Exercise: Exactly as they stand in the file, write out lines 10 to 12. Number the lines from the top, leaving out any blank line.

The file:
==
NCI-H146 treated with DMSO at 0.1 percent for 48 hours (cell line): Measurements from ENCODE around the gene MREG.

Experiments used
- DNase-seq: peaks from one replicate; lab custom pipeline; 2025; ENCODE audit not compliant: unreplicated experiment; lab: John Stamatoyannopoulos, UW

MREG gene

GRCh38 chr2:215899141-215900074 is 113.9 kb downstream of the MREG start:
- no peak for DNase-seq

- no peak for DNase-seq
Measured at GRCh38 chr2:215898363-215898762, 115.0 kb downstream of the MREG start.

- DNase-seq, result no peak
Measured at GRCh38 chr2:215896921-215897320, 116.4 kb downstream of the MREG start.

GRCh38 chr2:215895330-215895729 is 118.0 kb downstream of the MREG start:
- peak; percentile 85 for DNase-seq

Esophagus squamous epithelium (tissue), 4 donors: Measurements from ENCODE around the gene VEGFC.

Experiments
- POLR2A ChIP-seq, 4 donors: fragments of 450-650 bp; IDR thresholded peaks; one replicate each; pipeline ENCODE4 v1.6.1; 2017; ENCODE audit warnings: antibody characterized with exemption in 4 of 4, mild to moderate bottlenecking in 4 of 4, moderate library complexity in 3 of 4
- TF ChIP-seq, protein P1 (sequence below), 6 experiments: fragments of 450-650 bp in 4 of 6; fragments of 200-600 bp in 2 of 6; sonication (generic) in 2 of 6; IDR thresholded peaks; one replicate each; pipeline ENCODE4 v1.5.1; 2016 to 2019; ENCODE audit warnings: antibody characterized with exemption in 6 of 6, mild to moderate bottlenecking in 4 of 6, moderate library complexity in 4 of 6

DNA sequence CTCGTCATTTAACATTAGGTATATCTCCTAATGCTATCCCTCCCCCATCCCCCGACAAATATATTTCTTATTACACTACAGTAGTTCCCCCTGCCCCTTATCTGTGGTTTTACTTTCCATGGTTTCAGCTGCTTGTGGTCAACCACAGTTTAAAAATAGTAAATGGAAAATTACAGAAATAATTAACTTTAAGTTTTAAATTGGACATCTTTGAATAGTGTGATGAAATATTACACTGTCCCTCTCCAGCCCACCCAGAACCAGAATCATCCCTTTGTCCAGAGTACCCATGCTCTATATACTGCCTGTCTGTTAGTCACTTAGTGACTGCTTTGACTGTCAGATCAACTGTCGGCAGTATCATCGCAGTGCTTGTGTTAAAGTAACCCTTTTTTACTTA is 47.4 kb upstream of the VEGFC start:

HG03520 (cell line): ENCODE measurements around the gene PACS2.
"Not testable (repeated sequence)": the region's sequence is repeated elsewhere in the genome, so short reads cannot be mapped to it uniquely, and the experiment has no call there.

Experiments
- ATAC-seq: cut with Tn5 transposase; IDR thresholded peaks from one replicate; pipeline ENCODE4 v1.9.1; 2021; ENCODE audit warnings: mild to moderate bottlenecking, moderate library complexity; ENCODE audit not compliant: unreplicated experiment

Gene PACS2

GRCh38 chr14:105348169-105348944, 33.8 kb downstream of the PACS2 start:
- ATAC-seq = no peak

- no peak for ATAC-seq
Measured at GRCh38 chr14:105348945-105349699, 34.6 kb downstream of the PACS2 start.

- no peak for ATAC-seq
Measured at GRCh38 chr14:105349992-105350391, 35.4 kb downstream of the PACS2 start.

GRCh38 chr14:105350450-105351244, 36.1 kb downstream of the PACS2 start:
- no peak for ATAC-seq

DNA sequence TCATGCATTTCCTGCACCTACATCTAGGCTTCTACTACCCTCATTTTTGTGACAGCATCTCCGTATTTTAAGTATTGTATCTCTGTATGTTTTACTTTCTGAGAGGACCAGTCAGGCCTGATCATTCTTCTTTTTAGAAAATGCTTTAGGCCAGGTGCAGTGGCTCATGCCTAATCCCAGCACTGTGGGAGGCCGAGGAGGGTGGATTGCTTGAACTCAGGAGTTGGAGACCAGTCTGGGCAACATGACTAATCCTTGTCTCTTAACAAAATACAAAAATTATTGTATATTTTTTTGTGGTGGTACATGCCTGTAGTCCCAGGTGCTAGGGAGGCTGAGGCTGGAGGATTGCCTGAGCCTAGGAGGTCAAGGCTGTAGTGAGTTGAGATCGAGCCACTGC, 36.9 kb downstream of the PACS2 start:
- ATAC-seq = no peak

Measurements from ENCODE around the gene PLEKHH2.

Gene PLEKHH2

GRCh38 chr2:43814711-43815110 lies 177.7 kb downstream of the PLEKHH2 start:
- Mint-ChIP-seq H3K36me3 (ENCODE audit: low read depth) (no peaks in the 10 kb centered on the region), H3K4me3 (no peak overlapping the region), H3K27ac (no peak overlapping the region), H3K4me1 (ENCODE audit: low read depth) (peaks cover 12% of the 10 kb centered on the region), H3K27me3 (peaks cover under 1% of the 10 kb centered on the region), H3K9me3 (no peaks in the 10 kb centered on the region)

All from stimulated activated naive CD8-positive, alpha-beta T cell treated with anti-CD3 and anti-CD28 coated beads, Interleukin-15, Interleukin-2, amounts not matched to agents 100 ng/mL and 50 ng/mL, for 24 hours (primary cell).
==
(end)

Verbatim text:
Measured at GRCh38 chr2:215896921-215897320, 116.4 kb downstream of the MREG start.

GRCh38 chr2:215895330-215895729 is 118.0 kb downstream of the MREG start:
- peak; percentile 85 for DNase-seq